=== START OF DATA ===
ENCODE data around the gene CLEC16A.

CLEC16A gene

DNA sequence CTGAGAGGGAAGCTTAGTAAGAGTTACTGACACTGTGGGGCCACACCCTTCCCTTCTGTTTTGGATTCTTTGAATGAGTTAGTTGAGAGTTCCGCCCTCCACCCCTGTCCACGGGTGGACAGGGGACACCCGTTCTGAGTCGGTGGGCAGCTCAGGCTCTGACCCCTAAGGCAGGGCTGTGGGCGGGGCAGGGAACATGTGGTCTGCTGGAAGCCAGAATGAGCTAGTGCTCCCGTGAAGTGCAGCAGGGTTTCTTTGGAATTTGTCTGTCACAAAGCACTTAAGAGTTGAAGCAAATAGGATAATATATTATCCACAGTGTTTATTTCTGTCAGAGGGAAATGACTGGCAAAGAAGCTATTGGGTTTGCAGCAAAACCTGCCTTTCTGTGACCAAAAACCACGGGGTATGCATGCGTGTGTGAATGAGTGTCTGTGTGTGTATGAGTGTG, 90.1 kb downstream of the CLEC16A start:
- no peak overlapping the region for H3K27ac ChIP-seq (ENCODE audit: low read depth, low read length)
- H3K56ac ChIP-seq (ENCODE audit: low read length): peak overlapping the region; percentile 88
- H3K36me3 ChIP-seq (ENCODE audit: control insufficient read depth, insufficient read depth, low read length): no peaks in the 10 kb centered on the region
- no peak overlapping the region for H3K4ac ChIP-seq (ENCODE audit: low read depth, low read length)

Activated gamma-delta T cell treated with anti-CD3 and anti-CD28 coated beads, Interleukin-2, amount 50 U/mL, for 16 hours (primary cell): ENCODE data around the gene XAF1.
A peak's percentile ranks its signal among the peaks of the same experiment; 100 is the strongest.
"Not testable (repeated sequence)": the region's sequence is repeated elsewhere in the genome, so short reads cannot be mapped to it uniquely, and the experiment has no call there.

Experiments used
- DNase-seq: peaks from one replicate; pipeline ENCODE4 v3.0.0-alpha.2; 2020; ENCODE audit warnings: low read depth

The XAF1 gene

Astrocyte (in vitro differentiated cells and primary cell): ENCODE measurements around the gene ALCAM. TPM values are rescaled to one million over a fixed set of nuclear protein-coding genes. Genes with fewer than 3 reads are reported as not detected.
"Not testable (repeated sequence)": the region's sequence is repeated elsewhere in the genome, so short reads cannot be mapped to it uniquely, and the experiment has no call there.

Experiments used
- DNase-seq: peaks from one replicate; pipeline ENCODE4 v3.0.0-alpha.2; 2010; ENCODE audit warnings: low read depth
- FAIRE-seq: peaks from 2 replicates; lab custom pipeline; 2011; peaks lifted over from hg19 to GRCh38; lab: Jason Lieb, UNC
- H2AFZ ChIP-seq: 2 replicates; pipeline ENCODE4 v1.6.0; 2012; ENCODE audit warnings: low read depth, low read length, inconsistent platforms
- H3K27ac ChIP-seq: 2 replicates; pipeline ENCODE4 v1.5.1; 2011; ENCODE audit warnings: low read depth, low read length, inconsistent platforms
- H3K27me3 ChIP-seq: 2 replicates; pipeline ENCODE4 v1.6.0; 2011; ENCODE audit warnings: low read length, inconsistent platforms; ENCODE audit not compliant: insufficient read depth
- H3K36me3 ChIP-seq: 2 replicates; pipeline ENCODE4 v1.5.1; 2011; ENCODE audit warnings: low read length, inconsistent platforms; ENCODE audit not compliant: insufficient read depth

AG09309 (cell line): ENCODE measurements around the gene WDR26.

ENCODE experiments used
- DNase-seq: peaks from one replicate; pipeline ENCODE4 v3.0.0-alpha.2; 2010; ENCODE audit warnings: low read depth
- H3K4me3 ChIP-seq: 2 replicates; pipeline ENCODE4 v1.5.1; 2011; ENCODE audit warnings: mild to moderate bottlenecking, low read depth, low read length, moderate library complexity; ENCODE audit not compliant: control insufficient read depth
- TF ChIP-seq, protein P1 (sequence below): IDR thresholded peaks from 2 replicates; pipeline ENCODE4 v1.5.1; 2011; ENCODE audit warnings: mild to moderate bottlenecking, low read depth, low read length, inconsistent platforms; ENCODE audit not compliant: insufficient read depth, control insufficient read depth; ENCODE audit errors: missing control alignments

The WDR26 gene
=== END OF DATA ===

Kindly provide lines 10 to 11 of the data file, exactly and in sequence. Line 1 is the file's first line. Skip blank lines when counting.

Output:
"Not testable (repeated sequence)": the region's sequence is repeated elsewhere in the genome, so short reads cannot be mapped to it uniquely, and the experiment has no call there.

Experiments used